InTandem beefs up ambulatory services platform; Bain Capital on lure of cybersecurity; reshuffle at Carlyle

InTandem-backed Vivo Infusion buys another infusion service provider.

Good morning, Hubsters. Obey Martin Manayiti here with the Wire, filling in for MK Flynn.

I hope you had a very pleasant long weekend. Today we have a lot to talk about, starting with an ambulatory infusion services investment by InTandem Capital Partners, an investment by Brookfield and Ontario Teachers’ in a data center business, a waffles business play from Arbor Investments, people moves at Carlyle and a deep dive on a recent cybersecurity deal by Bain Capital.

Let’s get right into it with the latest news this morning.

Ambulatory infusion and specialty pharmacy
Vivo Infusion, a portfolio company of InTandem Capital Partners, has acquired Specialty Infusion, a provider of ambulatory infusion and specialty pharmacy services in 14 ambulatory infusion centers (AICs) in New York, Massachusetts and New Jersey.

Vivo Infusion, a Denver, Colorado-headquartered company, now has 55 ambulatory infusion centers across 10 states.

Formed last year, Vivo has made a few other acquisitions to strengthen the platform. Earlier this year, Vivo acquired CIVIC Infusion, a Connecticut and New York-based provider of infusion care.

“In each of our add-on transactions we are seeking to expand our AIC-focused care delivery model to new markets where we can find other local market leaders who share our vision for the delivery of infusion services, patient-focused care model, and partnership-oriented approach to payor partners, health systems and referring physicians,” said Brad Coppens, InTandem’s senior managing director, in an interview with PE Hub this morning.

The AIC segment “to us remains the most attractive opportunity for continued growth and investment” in the broader $120 billion infusion market, said Coppens.

“It is the highest growth segment of the market and offers the appropriate combination of elements that we feel are important in our care models – low cost of care, patient convenience and ease of scheduling, and unrivaled patient care, clinical oversight and safety,” he said, adding that the “we’ve barely scratched the surface in terms of market penetration and patient access.”

Data centers
Brookfield Infrastructure Partners and existing investor Ontario Teachers’ Pension Plan have agreed to acquire Compass Datacenters from RedBird Capital Partners and the Azrieli Group.

Compass designs and constructs data centers for some of the world’s largest hyperscalers and cloud providers on campuses across the globe.

Digitalization remains a key thematic investment for Brookfield Infrastructure, said Sam Pollock, chief executive officer of Brookfield Infrastructure.

“The need for data storage continues to grow at an exponential rate across the globe, and Compass complements our existing platforms in South America, Europe and Asia Pacific.”

Time for waffles
Arbor Investments has acquired Golden Malted and Heartland Waffles from Roch Capital.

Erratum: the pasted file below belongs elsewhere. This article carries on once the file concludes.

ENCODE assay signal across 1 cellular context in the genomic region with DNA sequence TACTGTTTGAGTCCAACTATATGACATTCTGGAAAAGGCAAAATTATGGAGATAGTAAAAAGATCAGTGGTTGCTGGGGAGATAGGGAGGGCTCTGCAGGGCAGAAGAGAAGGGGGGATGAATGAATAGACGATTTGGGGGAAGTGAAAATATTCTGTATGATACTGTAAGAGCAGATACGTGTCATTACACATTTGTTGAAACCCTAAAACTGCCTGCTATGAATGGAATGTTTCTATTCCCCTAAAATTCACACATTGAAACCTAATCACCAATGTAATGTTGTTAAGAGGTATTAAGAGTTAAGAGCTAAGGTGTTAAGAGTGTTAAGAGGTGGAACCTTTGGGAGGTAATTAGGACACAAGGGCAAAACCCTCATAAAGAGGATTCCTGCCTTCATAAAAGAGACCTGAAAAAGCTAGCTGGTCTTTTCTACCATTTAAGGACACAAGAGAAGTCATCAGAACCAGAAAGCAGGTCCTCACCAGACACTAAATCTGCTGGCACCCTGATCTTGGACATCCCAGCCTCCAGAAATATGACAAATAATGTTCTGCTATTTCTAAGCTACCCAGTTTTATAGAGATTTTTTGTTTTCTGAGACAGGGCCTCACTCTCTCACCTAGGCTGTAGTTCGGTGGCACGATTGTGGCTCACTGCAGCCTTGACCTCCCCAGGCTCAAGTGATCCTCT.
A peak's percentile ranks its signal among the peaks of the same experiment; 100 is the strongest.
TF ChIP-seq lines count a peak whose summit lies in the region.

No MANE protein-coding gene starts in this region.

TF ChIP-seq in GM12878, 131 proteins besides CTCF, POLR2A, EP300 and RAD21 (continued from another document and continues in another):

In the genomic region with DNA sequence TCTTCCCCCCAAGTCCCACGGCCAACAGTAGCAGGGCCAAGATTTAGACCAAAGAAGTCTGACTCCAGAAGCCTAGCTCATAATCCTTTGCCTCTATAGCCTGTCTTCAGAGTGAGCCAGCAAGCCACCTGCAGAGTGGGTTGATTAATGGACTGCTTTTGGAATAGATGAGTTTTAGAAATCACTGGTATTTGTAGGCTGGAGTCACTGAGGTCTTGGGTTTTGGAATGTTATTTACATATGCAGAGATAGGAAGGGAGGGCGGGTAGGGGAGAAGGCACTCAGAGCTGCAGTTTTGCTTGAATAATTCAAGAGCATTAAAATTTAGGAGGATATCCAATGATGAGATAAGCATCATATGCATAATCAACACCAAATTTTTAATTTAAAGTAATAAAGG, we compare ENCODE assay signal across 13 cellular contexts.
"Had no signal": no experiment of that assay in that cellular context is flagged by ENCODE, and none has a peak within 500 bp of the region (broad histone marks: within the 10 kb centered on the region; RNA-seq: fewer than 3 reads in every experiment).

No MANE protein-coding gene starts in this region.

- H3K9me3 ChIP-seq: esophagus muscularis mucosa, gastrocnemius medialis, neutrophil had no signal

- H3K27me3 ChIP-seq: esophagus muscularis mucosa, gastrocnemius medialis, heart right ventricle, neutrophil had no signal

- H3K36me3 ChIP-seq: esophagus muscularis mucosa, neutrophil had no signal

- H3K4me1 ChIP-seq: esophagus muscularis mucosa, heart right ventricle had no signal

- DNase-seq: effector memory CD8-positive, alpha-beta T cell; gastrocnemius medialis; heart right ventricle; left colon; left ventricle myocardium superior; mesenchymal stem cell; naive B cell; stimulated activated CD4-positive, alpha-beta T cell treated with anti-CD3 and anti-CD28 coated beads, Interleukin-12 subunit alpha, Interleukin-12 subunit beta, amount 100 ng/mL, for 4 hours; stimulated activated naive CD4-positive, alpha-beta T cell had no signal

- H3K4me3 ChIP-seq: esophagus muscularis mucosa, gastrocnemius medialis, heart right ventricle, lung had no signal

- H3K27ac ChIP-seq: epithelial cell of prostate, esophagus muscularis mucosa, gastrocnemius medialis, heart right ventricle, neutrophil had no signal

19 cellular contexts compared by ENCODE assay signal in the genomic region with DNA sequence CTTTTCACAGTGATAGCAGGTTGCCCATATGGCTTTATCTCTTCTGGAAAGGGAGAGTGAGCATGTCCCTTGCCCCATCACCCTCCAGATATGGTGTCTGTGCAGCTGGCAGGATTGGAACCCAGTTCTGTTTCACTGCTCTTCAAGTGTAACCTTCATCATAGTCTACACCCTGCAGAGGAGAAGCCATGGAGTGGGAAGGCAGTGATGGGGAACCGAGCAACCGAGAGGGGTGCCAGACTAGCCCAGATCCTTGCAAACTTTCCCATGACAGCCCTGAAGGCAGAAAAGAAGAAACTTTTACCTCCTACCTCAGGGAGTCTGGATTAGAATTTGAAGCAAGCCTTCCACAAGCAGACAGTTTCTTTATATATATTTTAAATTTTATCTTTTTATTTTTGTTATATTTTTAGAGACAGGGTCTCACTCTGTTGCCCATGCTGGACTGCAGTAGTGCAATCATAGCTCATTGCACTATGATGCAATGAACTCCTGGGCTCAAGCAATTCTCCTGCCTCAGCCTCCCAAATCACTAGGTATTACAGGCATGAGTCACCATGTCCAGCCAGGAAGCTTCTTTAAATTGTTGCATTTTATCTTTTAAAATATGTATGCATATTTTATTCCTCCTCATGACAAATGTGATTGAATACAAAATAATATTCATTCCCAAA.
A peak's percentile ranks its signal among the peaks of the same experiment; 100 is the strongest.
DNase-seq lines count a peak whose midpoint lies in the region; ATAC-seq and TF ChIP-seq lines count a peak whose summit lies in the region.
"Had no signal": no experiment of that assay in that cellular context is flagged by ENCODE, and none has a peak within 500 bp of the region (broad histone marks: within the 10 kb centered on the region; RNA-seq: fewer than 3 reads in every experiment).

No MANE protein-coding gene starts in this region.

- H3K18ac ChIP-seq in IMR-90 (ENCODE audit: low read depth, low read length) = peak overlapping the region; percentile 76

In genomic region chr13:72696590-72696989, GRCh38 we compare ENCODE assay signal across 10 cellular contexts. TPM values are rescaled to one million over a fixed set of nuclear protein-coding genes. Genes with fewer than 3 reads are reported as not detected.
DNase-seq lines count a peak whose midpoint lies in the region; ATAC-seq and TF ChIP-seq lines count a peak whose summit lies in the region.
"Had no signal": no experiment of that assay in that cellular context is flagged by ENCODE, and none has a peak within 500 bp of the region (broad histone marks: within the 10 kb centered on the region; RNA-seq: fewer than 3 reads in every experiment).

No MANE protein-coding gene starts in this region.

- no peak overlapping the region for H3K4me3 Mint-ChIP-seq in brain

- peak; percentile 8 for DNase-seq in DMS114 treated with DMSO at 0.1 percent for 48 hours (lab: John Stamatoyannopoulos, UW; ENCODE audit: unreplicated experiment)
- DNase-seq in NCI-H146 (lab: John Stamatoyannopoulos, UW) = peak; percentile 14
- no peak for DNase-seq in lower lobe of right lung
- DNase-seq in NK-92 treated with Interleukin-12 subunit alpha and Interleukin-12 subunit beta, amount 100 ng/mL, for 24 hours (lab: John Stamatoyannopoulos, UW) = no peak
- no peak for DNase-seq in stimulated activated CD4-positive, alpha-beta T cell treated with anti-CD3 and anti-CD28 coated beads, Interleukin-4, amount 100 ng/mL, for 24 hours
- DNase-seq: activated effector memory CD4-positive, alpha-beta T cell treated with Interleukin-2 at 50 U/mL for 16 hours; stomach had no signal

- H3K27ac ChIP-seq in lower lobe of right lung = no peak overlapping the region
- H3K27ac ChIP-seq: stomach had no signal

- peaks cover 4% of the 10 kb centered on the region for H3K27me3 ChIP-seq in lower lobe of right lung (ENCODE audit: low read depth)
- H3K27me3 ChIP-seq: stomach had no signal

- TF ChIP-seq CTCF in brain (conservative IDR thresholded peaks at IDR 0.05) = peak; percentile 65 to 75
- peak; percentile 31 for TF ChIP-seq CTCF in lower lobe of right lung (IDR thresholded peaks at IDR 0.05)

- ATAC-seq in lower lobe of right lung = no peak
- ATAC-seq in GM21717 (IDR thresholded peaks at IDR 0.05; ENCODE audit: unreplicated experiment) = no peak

Based in Glen Mills, Pennsylvania, the combination will supply waffle irons and waffle mix to the hospitality and foodservice industry.

Arbor’s senior operating partner Tim Fallon will become chairman and interim CEO of the company. The senior leadership of the combined companies will continue in their operating roles leading the business.

“We see a growing appetite for the company’s signature waffle products across foodservice segments – from hospitality to restaurants to colleges and beyond,” said Arbor vice president George Russell in a statement. “We look forward to partnering with the Golden Malted-Heartland team to continue providing their hospitality and foodservice customers with customized waffle programs that elevate their menus, enhance profits, and differentiate the guest experience.”

People moves
This morning, Carlyle announced that John Redett will become the firm’s chief financial officer and head of corporate strategy, effective October 1. He will succeed Curt Buser, CFO at Carlyle since 2014, who will be retiring at the end of the year. Prior to joining Carlyle, Redett worked at Goldman Sachs from 2005-2007, and JPMorgan from 2000-2005.

Buser will step down as CFO effective September 30, and will become a senior advisor until his retirement, the firm said.

Jim Burr will become head of global financial services, effective October 1. He has been the managing director on the global financial services team since joining Carlyle in 2008.

Private equity-backed cybersecurity deals continue to proliferate. This year has seen some significant deals, including Vista Equity Partners taking cybersecurity training specialist KnowBe4 private in a $4.6 billion deal that closed on February 1.

And earlier in June, Bain Capital announced it led a $190 million growth investment in Blackpoint Cyber, with participation from Accel.

My colleague Rafael Canton spoke with Bain Capital partner Dewey Awad and principal Zach Berger about cybersecurity opportunities in general and the Blackpoint deal in particular.

Headquartered in Ellicott City, Maryland, Blackpoint is a provider of managed detection and response (MDR) software.

“We liked the cybersecurity space because threats are always changing and evolving,” Awad said. “There’s always work to be done, especially for software vendors. Number two, this idea of managed detection and response was a sub-theme that we identified at the very beginning of our fund.”

Awad noted that the central theme of the investment was taking advantage of the fact that there aren’t enough trained cybersecurity personnel to go around to all the companies that need them in order to protect against hackers.

In May, PE Hub saw an uptick in this sector, and I rounded up six transactions announced that month.

That’s it for me today.

Chris Witkowsky, Buyouts editor, will be back with the Wire tomorrow.